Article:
A team of women from South Florida, including two women from Boca Raton Community Church, will summit Mount Kilimanjaro, Africa’s tallest peak, to raise funds for women and children who are oppressed, enslaved, exploited and trafficked around the world. The funds will provide vital services through Operation Mobilization’s Freedom Climb projects that help break the cycles of poverty, shame, slavery and despair through prevention, rescue, rehabilitation and development.
Debbie Johnson and Lindsey Mitchell, of Boca Raton Community Church, will participate in the trek which is planned for February 26 – March 8, 2015. As part of their commitment, they have set a lofty goal to raise $60,000 for the cause, and the Women’s Ministry at their church has planned several fundraisers dedicated to the cause.
To stir up compassion, action and advocacy for the issue, women are encouraged to donate two valuable items from their home such as furniture, jewelry, china or porcelain to help rescue women and children whom God considers his treasures. These items will be used as part of a Bring 2 Buy 2 event in which people commit to buy two treasurers that others brought. All of the proceeds will support the climb. The Bring 2 Buy 2 event will be held on November 13 from 6 – 9 p.m. at Boca Raton Community Church, 470 NW 4th Ave., Boca Raton.
Speaking up for the oppressed
Supporting the Freedom Climb is one way to obey the command in Proverbs 31:8-9: “Speak up for those who cannot speak up for themselves, for the rights of all who are destitute. Speak up and judge fairly, defend the rights of the poor and the needy.” Members of Operation Mobilization creatively communicate the call to obey this mandate as well as exposing dark deeds worldwide. Due to one creative Freedom Climb project, Sunitha an Indian woman who cleaned latrines for a living, returned to school and gained a trade making Indian Sari dresses. As one of the most famous tailors in her area, she now bears witness to the freedom that can be had even within a country that maintains caste-based slavery.
Why women climb
Freedom Climb members have broken world records for the most women to climb together, and the highest ratio of climbers reaching the summit, bringing needed attention to injustices suffered by women and children all over the world. Climbers are impacted by the realization that God cared for the individual hikers, as well as caring about the cause.
Debbie Johnson, who participated in a Seven Summits Event in Colorado in July, said she realized she was called to climb from the start. Lori Degler, who is a regional director for Operation Mobilization and has climbed Mount Kilimanjaro in the past, said, “I struggled with leaving my comfort zone, especially having a strong dislike for both for both cold and exhaustion. The comfort of home was like an idol to me, but I realized God had called me to climb.”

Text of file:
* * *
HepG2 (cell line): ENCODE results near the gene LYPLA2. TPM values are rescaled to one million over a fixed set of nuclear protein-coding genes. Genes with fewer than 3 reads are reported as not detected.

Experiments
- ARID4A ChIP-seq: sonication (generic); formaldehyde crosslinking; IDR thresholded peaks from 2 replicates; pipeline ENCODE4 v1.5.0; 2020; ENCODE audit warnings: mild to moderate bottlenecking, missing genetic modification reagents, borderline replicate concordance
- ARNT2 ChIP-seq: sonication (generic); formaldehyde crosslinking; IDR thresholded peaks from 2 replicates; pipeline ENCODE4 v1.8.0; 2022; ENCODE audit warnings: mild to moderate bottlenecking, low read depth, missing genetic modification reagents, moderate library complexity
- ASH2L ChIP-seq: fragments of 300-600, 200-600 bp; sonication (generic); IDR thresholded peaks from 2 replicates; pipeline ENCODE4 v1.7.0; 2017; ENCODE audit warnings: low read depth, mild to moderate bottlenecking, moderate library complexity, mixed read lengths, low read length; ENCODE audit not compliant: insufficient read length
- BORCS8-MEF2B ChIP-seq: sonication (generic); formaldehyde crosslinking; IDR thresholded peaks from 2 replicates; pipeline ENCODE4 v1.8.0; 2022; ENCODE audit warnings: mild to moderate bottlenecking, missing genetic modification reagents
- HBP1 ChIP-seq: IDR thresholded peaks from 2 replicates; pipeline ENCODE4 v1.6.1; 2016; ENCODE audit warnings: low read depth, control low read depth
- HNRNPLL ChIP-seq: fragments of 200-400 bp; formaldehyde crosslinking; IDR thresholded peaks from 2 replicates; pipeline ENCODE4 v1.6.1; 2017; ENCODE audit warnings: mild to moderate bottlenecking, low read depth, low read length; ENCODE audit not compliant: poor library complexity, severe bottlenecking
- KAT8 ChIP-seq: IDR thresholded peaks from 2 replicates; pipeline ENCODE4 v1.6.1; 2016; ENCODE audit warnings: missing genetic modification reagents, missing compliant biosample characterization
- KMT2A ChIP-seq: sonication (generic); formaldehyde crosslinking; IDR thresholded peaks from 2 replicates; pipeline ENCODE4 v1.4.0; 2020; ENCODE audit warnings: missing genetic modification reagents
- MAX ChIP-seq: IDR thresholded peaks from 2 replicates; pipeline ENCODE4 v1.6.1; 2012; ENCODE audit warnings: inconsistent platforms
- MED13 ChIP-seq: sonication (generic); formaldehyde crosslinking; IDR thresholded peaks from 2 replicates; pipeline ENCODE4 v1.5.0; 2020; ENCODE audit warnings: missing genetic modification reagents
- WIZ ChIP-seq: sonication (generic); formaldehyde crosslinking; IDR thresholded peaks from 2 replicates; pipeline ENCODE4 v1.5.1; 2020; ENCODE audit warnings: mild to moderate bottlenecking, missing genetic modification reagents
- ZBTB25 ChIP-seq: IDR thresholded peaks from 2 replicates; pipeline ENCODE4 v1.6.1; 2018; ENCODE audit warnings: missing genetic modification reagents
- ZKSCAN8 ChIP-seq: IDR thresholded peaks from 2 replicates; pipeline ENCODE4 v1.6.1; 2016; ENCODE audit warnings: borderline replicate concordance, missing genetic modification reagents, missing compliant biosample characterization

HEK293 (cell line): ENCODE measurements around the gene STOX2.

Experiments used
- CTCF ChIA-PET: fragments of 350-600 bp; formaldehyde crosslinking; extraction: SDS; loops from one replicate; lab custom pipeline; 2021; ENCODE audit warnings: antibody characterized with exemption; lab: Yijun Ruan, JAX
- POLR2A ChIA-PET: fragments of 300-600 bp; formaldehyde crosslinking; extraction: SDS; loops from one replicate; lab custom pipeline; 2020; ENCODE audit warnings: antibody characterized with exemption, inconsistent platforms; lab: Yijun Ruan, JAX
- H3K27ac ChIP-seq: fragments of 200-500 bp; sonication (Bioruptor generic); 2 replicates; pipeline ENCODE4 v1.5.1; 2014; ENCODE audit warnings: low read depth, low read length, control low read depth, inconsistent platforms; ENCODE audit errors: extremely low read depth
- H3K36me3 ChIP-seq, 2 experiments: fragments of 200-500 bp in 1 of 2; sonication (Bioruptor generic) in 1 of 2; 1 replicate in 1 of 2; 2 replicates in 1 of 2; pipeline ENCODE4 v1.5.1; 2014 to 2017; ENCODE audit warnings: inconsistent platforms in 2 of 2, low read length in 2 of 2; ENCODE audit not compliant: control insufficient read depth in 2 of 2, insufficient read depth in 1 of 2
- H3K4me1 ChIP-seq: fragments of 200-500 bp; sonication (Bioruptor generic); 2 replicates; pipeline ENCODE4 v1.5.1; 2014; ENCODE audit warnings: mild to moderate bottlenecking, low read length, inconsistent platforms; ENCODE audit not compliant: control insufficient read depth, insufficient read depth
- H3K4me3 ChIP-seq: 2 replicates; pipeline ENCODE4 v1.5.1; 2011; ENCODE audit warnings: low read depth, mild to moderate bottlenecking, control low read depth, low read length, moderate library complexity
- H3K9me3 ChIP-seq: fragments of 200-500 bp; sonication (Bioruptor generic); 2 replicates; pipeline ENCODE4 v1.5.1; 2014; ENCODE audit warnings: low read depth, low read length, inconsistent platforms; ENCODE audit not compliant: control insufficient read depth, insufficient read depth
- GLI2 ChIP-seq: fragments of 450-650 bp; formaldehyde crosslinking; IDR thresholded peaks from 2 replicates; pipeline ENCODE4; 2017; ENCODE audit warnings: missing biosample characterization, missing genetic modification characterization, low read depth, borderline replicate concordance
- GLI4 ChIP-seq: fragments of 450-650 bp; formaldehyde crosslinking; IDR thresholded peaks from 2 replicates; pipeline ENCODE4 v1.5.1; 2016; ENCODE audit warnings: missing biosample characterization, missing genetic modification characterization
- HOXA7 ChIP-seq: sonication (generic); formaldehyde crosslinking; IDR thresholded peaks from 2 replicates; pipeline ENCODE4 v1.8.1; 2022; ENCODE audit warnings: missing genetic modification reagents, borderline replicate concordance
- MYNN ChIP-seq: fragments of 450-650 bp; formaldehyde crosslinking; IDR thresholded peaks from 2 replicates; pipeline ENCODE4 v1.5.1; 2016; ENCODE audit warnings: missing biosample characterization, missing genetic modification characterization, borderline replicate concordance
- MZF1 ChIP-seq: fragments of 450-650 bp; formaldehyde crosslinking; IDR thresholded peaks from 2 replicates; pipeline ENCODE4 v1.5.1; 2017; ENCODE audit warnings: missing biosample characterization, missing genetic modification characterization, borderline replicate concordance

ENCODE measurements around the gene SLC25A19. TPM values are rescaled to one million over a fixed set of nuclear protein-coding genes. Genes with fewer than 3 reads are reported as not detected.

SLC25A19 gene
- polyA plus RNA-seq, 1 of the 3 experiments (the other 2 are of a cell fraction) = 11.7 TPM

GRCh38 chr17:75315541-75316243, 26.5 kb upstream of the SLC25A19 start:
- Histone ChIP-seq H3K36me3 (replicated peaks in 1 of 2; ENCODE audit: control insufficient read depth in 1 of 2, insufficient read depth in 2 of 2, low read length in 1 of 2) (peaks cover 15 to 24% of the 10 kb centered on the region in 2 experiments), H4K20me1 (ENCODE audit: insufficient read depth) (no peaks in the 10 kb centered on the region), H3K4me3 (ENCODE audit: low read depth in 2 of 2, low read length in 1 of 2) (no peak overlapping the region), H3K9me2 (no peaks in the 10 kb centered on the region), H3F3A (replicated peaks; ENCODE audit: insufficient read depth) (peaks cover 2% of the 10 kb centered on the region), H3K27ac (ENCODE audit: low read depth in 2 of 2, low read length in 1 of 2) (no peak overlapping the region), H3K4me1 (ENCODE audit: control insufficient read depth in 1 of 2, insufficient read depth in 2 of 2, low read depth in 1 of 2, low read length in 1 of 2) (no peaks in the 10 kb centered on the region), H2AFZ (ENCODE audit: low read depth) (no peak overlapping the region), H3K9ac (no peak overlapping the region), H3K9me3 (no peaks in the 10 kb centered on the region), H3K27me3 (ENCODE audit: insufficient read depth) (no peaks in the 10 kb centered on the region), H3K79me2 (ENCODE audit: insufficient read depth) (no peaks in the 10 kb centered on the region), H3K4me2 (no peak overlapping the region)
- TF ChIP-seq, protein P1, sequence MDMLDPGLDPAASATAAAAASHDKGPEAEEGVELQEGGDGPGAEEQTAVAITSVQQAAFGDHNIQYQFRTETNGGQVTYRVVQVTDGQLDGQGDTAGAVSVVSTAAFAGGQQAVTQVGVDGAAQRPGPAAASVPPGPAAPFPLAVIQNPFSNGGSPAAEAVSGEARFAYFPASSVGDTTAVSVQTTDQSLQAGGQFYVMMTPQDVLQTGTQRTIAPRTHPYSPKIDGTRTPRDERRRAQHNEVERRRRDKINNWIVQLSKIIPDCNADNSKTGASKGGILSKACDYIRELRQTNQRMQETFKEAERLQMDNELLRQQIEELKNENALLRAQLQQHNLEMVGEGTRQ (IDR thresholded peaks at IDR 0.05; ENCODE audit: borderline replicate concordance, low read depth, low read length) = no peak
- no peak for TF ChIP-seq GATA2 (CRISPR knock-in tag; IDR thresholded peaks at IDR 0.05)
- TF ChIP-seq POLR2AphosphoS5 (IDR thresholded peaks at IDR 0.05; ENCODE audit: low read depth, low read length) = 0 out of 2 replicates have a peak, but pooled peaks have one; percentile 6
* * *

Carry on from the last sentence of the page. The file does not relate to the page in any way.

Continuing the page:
Lindsey Mitchell, a long-time friend, found the desire to help after hearing what benefits are offered to children. As a social worker at Bethesda, she saw the benefits in helping the whole community see the value of them. She considered simply donating, but God spoke to her: “You need to do more than that!”
Her response was “Who climbs Kilimanjaro?” Yet she felt God’s told her, “You do!”
Mitchell added, “I hate camping, but I told my youngest child about this climb. She loves mountains, so she tells others about what I am doing. And my Husband is also 100% behind me.”
Mitchell admitted to fearing the climb. “I looked and was afraid.” But she said God told her, “You’re afraid of climbing a mountain; you should be afraid of disobeying Me.”
Both Johnson and Mitchell felt the name of Kilimajaro’s summit is significant: “The Swahili name for the summit means freedom. This is a great symbol for what we work for: freedom for those who have no voice.”
The women said they hope to reach the summit, but are placing their trust in the Lord. “We are here to get as far as we can get,” Mitchell said. “It is all about God. He called me to do this and however he chooses to allow the climb to go, it is for him to decide.”
A 3-pronged approach
The Freedom Climb goal of standing up to injustice has a three-pronged approach: prevention, rescue and rehabilitation and development.
Prevention occurs through the education of the community as to how to prevent their children from being exploited, and what to look for when their children are offered work. Educating people whose children are at high risk for being pulled into the slave trade due to economic oppression is key to preventing the problem.
Rescue and rehabilitation of those trapped in the slave trade means breaking the feelings of despair and hopelessness through intensive, one-on-one types of intervention. Children and women may need years of counseling to become whole after such a traumatic experience. The victims need shelter and health care as they recover and life skills training to earn a living after healing.
The development of long-term solutions to the cycle of poverty and the oppression of women focuses on assisting women in discovering their God-given talents and abilities. Skills training and microloans assist women in supporting themselves and their children.
To learn more about the Freedom Climb and Operation Mobilization, visit bocacommunity.org/freedom or www.thefreedomclimb.net
Penni Bulten is a homeschooling mom who is fascinated with the Founding Fathers. She can be reached at [email protected]